In 2008,[6] Comhar, the National Sustainable Development Council of Ireland, commissioned a report on 'classic' Cap and Share which incorporates policy[7] and economic analysis of using Cap and Share to control emissions in Ireland, particularly from the transport sector. The final report[8] was published in December 2008.

Feasta members decided in 2012 to emphasise the first variant of Cap and Share (as described above) because of concerns that the 'classic' variant's method of distributing carbon quotas could prove to be too complex, and too easily gamed by entities which cannot be relied upon to act in the public interest. It would require individuals - who might not have much free time or enthusiasm available to deal with such matters - to seek out private banks which would then be assumed to be capable of behaving honestly while brokering deals with fossil fuel companies. This was considered to be an unrealistic approach.

Cap and Share is partly an extension and popularisation of the Contraction and Convergence proposal developed by the Global Commons Institute, which also calls for an equal per capita distribution of emissions. Cap and Share differs in that it insists that emissions allocations should be distributed equally to individuals as their right, whereas Contraction and Convergence (C&C) allows governments to decide if this is the way they wish to share out what is, essentially, their national allocation. C&C also allows for (but does not insist on) a convergence period, during which the richer countries would receive higher per capita emissions allowances than poorer countries.

'Classic' Cap and Share says people in rich countries should not be entitled to greater allocations than those in poor countries - all allocations should be equal - but it also suggests that in the early years of the system, a portion of everyone's emissions entitlement should be held back and distributed to governments of countries which were facing exceptional difficulties in adapting to climate change or to low levels of fossil energy use. The governments involved would sell their certificates to raise money for remedial works. For example, the government of Bangladesh might sell its allocation to pay for better defenses against rising sea levels.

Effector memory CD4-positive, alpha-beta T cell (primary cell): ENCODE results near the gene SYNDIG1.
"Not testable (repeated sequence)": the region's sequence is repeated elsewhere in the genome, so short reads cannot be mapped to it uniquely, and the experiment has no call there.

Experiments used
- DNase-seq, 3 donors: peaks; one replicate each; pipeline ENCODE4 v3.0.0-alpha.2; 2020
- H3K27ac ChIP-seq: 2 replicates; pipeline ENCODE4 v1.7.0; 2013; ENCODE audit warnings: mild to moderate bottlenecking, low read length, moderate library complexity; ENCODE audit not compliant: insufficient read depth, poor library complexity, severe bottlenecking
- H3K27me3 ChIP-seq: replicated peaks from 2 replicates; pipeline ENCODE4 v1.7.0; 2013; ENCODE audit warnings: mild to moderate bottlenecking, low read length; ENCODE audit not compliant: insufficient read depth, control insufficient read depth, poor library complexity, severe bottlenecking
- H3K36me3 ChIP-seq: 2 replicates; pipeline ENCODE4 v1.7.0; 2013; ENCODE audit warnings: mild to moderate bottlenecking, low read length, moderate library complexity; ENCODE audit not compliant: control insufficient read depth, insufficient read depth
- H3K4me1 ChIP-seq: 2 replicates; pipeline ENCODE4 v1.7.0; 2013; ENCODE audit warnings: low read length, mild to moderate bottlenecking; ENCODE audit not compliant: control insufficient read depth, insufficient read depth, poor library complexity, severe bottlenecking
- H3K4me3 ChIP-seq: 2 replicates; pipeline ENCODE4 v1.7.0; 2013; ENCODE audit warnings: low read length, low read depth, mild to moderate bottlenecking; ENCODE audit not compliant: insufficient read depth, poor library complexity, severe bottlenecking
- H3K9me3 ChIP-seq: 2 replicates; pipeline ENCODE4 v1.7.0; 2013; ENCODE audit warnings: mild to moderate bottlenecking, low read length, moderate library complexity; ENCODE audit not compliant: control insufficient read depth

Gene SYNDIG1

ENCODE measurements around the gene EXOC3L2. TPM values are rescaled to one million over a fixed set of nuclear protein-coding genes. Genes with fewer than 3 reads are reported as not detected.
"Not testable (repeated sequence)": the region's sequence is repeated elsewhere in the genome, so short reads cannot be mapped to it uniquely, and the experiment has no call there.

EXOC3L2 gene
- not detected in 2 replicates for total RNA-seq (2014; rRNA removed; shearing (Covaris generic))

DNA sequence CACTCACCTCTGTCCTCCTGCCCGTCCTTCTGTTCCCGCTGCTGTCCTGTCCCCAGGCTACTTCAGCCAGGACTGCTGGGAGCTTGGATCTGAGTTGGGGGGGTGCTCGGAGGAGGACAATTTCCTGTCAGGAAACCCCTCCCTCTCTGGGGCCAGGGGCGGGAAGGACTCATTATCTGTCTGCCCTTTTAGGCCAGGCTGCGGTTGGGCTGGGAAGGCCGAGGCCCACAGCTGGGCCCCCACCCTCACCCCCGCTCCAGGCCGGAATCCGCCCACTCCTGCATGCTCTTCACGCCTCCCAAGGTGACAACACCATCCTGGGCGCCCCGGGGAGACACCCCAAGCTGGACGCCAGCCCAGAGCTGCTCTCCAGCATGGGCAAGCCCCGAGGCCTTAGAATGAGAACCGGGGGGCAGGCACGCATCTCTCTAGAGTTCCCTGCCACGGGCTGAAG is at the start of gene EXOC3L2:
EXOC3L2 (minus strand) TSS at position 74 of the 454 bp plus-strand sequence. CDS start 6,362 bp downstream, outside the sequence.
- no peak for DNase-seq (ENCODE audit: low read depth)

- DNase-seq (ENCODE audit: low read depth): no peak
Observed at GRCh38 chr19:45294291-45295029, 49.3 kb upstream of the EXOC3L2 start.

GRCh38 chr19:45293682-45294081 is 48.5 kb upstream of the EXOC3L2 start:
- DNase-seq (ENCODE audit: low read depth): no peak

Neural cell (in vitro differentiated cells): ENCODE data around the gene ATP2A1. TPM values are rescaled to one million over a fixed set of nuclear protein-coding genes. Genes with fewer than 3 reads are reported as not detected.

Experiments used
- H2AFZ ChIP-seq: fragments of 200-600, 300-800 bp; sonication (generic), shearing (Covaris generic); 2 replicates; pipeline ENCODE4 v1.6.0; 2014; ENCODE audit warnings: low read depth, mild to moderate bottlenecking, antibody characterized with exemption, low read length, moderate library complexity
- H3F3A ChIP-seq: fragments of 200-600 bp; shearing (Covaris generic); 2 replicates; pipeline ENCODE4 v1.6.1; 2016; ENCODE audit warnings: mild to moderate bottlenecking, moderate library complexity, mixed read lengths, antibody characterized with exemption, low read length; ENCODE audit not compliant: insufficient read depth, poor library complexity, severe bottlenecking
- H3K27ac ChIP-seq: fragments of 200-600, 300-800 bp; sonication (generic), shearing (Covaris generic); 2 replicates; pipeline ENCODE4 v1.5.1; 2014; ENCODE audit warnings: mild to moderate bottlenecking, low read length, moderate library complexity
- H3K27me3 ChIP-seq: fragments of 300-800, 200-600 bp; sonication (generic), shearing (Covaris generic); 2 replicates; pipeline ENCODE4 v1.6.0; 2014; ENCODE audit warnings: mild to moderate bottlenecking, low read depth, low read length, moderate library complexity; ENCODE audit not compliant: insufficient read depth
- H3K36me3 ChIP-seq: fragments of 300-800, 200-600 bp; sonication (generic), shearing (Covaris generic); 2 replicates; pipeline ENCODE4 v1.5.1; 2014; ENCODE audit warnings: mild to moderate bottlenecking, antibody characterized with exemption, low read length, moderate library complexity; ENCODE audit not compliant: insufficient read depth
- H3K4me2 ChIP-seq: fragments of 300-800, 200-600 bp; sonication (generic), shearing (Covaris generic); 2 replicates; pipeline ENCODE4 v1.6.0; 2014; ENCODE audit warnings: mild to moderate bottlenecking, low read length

Economic assessment[edit]

If the future were known with certainty, then the economic implications of Cap and Share would equal the economic implications of a carbon tax with lump sum recycling—that is, the carbon tax revenue would be used to send every household a cheque in the post. Some argue that lump sum recycling is an inferior way to recycle the revenue of environmental taxes,[9] and that this has been repeatedly confirmed for Ireland.[10][11] The rationale is that with the carbon tax revenue coming into government coffers, it could be directly spent by the government rather than distributed to the population via cheques, and that other kinds of taxation, such as labour taxation, could be decreased correspondingly. It is argued that this would have a positive effect on GDP since there would be a greater incentive for firms to increase employment, and that it would also positively affect social equity, since labour taxes are regressive by nature.

The NGO that developed Cap and Share, Feasta, argues that while it is definitely a good idea to shift the tax burden away from labour and towards capital, a carbon tax is not the optimal instrument for this purpose. Carbon taxes do not establish a predictable level of emissions cuts, unlike a cap, and can be vulnerable to short-term political pressures such as an increase in the price of oil, since a country's tax policy is usually adjusted each year in the annual Budget. Feasta suggests that if a carbon tax were to be introduced, it would work best in tandem with Cap and Share. The two policies could be used to help countries fine-tune their responses to climate change and Peak Oil.[12]